As my colleague Mary Howard pointed out to me when discussing her notes from previewing the video of this interview, By the way, Mary has created a very complete set of notes about the first half of this interview and made them available online LINK. Thanks, Mary!
Pearson’s explanation of the impact of how one defines reading helps to explain the origins of many of the current battles around SOR and Balanced Literacy. The definition chosen by the SOR folks oversimplifies things in a way that divorces the decoding aspects of reading from the meaning-making aspects. I think it is a major source of criticisms made about some SOR advocates’ views. Those advocates are often seen as taking a decode first, comprehend later view of reading. This narrow definition of the reading process also helps to explain why many SOR advocates prefer using tests like the Dibels to measure reading progress. When I talk to administrators about the issue of Dibels vs. the content of reading tests used in most states, I give a buyer beware warning. I asked administrators to compare the items on the two tests. The items are not the same.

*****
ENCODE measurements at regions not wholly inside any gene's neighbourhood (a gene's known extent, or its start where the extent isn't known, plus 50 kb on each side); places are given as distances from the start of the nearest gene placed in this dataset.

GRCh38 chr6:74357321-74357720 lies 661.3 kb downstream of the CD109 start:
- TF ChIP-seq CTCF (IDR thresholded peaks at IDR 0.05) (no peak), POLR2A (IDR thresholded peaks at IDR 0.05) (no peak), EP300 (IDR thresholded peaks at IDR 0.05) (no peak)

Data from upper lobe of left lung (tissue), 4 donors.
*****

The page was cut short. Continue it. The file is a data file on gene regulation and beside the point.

Duke describes the typical content of state reading tests in this chart from page 7 of her article entitled Reading by Third Grade: How Policymakers Can Foster Early Literacy. LINK.
One quickly finds that the Dibels test does not directly measure many of the things measured by state reading tests. Many critics have written extensively about the “miracle gains” reported by some SOR folks and said those gains are illusionary or overstated LINK, LINK, LINK.